British Pound - With economic data completely absent on the day, trading flow seemed to be dictated by technical support established in the overnight. Momentum from yesterday’s rather optimistic data and sentiment for next week’s Bank of England meeting minutes helped to boost the pound sterling higher above the 1.9300 psychological figure. The question now remains, with the sterling rising three out of the last four sessions, will the surge continue. Although technical barriers are looking heavy, traders are turning their attention to the increasingly optimistic retail sales figures for the month, scheduled for release early next week. Should the figures run higher than the consensus, central bankers may take further rate hikes in to heavy consideration as wage pressures are surely contributing to the inflationary environment.
Japanese Yen - Japanese data didn’t’ lend a hand to the USDJPY currency pair as machine tool orders and Tokyo condominium sales were released during the session. Machine tool orders rose in the month, higher by 16.5 percent as condominium sales declined worse than expected. The two pieces of data, incidentally, countered each other out and left traders looking ahead to tonight slate of releases. Subsequently, the market will be concentrating on the tertiary industry index for the month of January. Although not considered as pertinent as other releases, the service activity gauge is surely to show a legitimate bounce in the month lending to yen bullishness. Subsequently the positive improvement in the services sector is expected to combine with previous upticks in inflationary figures as well as retail sales in supporting further rate hikes. Markets, although not pricing in any near term rate hikes, are beginning to price one more before year end.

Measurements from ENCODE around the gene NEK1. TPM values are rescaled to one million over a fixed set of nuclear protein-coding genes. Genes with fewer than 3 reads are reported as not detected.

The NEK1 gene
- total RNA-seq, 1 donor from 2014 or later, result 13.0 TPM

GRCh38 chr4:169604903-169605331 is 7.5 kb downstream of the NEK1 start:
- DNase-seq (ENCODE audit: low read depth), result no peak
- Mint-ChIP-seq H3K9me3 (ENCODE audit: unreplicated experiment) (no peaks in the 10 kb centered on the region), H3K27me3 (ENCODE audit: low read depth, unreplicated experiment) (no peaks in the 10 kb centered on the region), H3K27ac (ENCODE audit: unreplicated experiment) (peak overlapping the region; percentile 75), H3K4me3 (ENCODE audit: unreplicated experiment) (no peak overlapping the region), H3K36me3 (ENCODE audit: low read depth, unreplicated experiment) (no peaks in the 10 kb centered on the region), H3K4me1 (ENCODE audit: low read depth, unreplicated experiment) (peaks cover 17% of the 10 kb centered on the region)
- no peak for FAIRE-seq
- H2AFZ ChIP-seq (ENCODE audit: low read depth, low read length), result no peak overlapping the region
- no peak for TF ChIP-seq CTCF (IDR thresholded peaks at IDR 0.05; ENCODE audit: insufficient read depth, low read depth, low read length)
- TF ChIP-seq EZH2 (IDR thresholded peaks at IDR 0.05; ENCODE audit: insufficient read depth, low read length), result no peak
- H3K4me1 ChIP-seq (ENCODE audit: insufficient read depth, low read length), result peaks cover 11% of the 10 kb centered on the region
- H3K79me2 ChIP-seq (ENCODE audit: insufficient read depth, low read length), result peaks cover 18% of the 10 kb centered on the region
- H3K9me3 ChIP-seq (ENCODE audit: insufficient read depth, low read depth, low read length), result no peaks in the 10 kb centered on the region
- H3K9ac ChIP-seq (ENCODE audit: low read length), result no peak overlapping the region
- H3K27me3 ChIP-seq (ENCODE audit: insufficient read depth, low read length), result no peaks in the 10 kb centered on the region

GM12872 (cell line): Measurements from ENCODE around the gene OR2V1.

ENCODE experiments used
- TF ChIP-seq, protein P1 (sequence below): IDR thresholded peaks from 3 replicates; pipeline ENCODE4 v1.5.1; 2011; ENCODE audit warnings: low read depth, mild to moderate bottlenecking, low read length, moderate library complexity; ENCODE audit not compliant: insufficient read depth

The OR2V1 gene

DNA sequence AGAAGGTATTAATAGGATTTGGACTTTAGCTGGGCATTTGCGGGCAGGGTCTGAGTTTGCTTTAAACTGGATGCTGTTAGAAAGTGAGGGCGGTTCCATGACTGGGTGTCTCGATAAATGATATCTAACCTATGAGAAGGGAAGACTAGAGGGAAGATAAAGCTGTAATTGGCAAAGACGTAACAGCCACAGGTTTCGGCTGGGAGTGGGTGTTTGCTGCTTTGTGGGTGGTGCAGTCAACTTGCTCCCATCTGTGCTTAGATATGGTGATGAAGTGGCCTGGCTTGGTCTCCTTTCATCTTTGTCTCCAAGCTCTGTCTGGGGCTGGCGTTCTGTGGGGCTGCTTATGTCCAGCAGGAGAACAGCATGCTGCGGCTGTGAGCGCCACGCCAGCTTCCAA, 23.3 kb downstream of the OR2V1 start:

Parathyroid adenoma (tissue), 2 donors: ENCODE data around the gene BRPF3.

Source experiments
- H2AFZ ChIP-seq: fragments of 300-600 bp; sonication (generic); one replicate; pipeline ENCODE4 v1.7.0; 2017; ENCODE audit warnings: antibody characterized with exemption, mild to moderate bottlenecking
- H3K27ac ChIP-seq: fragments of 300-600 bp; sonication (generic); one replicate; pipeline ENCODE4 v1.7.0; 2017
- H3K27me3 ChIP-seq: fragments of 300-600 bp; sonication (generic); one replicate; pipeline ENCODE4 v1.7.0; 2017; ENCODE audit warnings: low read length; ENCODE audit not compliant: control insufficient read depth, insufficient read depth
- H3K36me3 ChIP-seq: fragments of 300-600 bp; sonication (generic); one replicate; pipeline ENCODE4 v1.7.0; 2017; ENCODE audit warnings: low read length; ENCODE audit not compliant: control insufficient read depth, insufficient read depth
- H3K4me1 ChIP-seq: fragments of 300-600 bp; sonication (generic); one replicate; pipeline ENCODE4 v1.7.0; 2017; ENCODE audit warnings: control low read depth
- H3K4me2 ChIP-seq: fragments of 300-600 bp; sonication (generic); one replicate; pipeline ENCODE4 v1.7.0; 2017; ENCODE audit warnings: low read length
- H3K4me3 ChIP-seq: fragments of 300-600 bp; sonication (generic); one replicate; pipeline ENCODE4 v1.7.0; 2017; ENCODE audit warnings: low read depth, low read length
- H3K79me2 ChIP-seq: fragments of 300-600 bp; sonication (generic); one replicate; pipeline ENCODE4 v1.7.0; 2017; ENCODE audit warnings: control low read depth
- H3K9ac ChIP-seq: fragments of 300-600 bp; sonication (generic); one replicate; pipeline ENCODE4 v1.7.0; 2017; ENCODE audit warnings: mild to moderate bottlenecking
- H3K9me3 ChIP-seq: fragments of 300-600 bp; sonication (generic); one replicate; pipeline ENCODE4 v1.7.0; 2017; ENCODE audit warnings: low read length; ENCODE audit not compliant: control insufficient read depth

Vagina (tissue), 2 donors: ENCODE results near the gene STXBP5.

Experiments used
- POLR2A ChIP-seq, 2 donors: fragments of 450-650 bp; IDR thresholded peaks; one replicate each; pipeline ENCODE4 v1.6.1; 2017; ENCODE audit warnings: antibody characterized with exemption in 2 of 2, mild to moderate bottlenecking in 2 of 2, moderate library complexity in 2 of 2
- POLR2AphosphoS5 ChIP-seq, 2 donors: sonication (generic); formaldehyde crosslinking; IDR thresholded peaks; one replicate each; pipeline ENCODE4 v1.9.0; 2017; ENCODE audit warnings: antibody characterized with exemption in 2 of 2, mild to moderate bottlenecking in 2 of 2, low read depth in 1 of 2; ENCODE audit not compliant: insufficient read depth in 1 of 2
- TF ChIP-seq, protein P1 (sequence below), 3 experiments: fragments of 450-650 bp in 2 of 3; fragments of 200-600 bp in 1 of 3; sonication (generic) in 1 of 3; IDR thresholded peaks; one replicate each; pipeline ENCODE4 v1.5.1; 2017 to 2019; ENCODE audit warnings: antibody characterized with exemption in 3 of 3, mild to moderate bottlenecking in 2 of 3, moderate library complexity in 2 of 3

Commodity Bloc - As before, both Australian and New Zealand dollars advanced higher on the day as the Canadian dollar suffered under worse than expected data. Aside from manufacturing shipments in the world’s ninth largest economy declining by 2.1 percent on the month, it was crude oil that helped to place unwanted weight on the Canadian dollar. With US stockpiles better than expected and OPEC looking to keep supply stable without the use of production cuts, WTI contracts continued lower through the $58 a barrel mark. With the correlation of crude and the USDCAD currency pair still holding strong, it’s no wonder the Cad continued to suffer on the day. Separately, Australian employment continued to improve with a better than expected addition for the month. However, gains were mildly capped as the overall rate ticked slightly higher, giving the impression of nascent slack in the labor force.